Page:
The objection is not to do with volume per se. Other sounds are indeed noisier. But where they are not speech sounds, they are less cognitively intrusive. Unless we are talking really high-decibel such as road-works, which though undesirable are sometimes pragmatically necessary.
    The objection is also not to do with the quality of amplification. It is to do with the fact, yes, fact, that speech sounds are by definition cognitively intrusive. In a seat of learning, as I have said, I do not feel this is fair or appropriate.
    As for your “negative tradition” remark, I think this is disingenuous. Oxford has a tradition of being relatively quiet and tranquil, yes? That is a positive tradition. The reason for this tradition is because Oxford also has a tradition of some of the finest academic work in the land. As I said, amplified speech sounds (especially those which sound as though they have an emotional content) will distrupt this tradition, which I think is deeply unfair and disrespectful to the academics and students who are trying to study in peace, and not disturbing anyone.
    I think I made my objections very clear in my first comment. It has nothing to do with the C of E, and everything to do with not seeing why a relatively recent tradition of a minority should have the right to distrupt a centuries-old and very productive intellectual tradition of a majority.
    In Islamic countries, I am sure that Muslim academics are glad to work around their religious observances. I just don’t see why non-Muslim academics should be forced to do so, whether they like it or not, in a non-Islamic country.
    While you’re mentioning the C of E though, you’d have to admit that where there is any religious tradition in this country, it is that of C of E and not Islam. To be completely fair and unbiassed, when considering the rights of one tradition over another, you’d have to be democratic about it. I think that’s only fair.

  5. What an interesting debate. When I read Robs post I intuitively and immediately felt that broadcasting the call to prayer somehow didn’t sound right but then felt perhaps it could and should be allowed on a Friday. I am not sure of my reasons for these feelings and will have to give them some thought. I do think there is something in what Claire says about “when in Rome..” If I lived in an Islamic state I would hope I would be allowed to worship in the way I wanted but I would want to be reasonably unobtrusive about it. And on the basis of do as you would be done by I would not expect church bells to start in an area where they were not part of the tradition .
    Anyway I shall give this further thought.

  6. nd on the basis of do as you would be done by I would not expect church bells to start in an area where they were not part of the tradition.

    I take the opposite view for the same reasons. I would fully expect an Islamic country to allow church bells on a Sunday. If they don’t, then they’re clearly not as tolerant as they should be. But their intolerance should not excuse our own.

  7. Rob – If you lived near it and got woken up by a call to prayer at dawn I think you might have a different view.

    Matt, that’s the point. I have lived near a cathedral and the bells woke me up every Sunday. At least on Friday mornings I’m getting up for work anyway, and not trying to get a lie in like I am on Sundays.
    And what time are Friday prayers in a mosque anyway? I have a notion that they’re in the evening, in which case the point is moot.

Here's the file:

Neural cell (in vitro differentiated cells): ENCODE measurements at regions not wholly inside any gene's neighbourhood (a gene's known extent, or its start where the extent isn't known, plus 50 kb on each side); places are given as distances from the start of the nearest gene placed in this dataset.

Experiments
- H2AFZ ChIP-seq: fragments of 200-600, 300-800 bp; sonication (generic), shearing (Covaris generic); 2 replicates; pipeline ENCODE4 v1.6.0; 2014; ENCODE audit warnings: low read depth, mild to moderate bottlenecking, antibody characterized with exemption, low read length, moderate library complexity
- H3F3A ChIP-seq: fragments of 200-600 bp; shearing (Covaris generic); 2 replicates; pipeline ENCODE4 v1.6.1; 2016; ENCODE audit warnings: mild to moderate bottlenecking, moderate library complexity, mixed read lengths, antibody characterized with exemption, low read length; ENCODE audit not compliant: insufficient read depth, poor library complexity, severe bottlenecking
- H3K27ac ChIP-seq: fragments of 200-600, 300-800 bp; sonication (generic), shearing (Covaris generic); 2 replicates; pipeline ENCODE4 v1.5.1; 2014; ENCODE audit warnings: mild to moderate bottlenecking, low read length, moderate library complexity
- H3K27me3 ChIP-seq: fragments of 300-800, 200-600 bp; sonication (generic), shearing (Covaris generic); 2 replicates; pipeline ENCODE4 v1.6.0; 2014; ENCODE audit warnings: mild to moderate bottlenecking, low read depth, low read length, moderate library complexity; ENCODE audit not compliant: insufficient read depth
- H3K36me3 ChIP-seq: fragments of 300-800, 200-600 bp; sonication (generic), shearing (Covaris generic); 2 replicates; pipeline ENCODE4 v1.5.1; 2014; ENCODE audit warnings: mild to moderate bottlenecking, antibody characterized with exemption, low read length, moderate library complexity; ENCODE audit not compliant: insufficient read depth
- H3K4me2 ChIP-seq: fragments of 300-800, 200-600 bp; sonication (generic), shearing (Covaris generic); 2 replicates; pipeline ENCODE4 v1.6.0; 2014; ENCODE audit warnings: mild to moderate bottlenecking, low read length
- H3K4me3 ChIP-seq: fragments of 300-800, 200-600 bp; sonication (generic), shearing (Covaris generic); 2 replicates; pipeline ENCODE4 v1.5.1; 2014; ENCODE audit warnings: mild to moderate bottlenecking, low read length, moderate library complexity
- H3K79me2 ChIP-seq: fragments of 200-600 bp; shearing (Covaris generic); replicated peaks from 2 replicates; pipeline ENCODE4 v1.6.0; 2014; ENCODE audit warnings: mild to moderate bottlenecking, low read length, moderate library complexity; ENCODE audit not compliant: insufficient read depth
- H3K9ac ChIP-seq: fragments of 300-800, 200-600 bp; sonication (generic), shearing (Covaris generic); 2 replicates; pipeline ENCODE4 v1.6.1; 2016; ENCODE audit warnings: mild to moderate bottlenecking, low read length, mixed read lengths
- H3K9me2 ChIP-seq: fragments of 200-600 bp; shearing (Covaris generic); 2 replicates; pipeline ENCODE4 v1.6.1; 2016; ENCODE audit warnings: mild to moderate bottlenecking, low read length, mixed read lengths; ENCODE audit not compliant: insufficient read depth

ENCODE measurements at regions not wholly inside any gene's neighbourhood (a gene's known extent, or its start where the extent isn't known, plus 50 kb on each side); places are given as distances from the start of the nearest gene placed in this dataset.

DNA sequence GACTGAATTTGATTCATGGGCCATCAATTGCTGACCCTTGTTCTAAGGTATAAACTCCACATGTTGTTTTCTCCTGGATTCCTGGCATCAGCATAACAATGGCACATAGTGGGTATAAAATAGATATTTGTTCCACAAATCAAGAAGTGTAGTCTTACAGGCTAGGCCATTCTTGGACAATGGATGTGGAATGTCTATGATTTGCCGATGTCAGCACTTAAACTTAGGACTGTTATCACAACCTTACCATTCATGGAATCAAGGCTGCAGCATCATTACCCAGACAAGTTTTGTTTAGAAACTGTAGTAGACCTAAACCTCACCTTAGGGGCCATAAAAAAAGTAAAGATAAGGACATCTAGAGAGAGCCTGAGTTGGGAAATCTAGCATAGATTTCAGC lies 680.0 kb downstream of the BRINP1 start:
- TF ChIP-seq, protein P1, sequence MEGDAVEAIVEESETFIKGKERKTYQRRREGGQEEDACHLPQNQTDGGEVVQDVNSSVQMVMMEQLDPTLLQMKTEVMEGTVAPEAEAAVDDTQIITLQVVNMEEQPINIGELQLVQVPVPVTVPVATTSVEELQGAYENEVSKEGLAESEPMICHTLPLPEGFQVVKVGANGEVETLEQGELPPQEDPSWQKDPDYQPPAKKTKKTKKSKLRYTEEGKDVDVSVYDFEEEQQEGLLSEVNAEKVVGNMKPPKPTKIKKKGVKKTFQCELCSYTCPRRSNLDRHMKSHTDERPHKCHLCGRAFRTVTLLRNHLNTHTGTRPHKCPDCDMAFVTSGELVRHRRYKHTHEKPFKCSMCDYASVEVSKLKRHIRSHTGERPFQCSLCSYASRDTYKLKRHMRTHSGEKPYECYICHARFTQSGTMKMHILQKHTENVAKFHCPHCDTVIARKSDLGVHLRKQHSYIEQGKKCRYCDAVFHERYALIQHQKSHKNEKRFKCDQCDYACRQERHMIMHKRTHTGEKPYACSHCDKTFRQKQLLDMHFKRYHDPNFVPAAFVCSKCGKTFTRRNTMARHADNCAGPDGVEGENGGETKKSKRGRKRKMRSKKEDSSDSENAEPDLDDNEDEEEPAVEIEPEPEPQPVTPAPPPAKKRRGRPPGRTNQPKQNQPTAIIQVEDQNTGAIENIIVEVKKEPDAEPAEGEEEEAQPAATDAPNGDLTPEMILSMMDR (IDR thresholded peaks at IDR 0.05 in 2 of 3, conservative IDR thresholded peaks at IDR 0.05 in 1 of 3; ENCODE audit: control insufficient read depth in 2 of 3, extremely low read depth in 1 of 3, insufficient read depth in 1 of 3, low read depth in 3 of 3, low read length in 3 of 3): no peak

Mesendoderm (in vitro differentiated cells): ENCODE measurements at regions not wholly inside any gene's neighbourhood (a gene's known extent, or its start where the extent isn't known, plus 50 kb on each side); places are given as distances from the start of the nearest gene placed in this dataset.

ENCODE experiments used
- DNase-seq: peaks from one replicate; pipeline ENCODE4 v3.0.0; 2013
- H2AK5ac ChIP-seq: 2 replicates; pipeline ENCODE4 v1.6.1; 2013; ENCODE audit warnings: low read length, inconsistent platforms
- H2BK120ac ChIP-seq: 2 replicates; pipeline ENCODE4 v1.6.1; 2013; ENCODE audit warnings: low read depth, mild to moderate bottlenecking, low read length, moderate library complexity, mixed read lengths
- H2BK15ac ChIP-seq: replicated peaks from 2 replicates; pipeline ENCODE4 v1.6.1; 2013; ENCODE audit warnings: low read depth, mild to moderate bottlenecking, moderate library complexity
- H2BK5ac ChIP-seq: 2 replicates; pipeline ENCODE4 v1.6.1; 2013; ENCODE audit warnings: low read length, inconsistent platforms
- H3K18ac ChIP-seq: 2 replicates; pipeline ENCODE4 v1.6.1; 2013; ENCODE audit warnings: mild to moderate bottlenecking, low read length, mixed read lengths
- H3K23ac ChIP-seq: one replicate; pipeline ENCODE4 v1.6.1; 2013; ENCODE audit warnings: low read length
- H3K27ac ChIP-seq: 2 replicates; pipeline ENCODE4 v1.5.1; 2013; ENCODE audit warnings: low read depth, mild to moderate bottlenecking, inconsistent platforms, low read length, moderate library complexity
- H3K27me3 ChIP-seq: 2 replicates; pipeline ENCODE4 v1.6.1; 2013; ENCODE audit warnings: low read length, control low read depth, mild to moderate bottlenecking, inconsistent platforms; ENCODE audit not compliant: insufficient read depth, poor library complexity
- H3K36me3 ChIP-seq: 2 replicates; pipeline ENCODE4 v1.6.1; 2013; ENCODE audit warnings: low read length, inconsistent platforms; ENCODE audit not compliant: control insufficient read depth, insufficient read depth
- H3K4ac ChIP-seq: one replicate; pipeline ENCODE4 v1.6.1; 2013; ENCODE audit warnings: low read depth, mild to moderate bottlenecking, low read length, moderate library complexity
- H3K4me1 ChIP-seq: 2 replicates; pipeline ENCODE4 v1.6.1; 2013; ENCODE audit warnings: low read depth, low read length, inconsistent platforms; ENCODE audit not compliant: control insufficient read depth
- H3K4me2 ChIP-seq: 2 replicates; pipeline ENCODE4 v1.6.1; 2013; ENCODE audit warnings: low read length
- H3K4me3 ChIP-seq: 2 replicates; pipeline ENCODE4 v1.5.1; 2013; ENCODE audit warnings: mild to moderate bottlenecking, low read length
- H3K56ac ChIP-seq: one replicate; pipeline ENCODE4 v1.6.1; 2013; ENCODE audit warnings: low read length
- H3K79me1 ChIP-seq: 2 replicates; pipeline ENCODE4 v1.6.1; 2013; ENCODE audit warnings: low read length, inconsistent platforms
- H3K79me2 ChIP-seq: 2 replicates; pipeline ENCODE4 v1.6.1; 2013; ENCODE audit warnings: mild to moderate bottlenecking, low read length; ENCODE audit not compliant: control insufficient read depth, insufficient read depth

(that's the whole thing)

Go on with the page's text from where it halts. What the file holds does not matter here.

8. Dawn ! The first call to prayer is at sunrise so anywhere from 4am to 7am depending on the time of year.
    I think you are being a bit disingenious. Hearing a call to prayers just isn’t british, it’s not cricket, it would particularly jar in Oxford, of all places which is the very essence of Englishness, dreaming spires, punts on the ox, toffs and all that .
    It will create an aytmosphere that is well, islamic. I’m not islamic so I don’t want to live in that atmosphere. The deeper point is that this demand (and the kerfuffle over sharia law) is not going to be the end of muslim demands, it will be just the beggining. How long before alcohol is banned, women must be covered etc etc

  9. How long before alcohol is banned, women must be covered etc etc
    A little alarmist, perhaps, but I think this could be a fair point. For some people, these are “traditions”, after all.
    The question with the call to prayer is not just about people doing their own traditions for themselves without bothering anyone else. To which I don’t really object, except where they contravene british law. This one is about enforcing one group of people’s tradition on everyone. If they have the call to prayer, then everyone’s got to listen to it. And that isn’t fair.

  10. Yeah, and the rag and bone man shouting “any old iron” at 7 in the morning is a Great British tradition. And I feel a blaring ice cream van only underlines my ardour for our proud Christian empire.
    Either go out for some ultra violent Paki bashing to get it out of your system, or stop the barely repressed racist under current nonsense. Even the BNP don’t come out with this claptrap.

  11. This one is about enforcing one group of people’s tradition on everyone. If they have the call to prayer, then everyone’s got to listen to it. And that isn’t fair.
    Clarice, I don’t think the bubble of comfort you ask for has. Ever since the dawn of human civilisation, people’s activities have impinged on their neighbours. “No man is an island” and all that. To say “everyone’s got to listen to it, and that isn’t fair” is cloud cuckoo land, since people make sounds for other people to hear all the time. That’s part of living in a city. The question is the degree to which the noise impacts on your day. A weekend of roadworks is acceptable where a year is not. A single afternoon of the Notting Hill Carniaval is OK, where a month is not. And – I say – a call to prayer of Friday afternoon is OK, where a five-times-a-day, seven days a week, probably isn’t.

  12. For clarification, the call to prayer on a Friday would not be in the morning and certainly not for the dawn prayers.
    Friday prayers are always in the afternoon, the call around 1pm.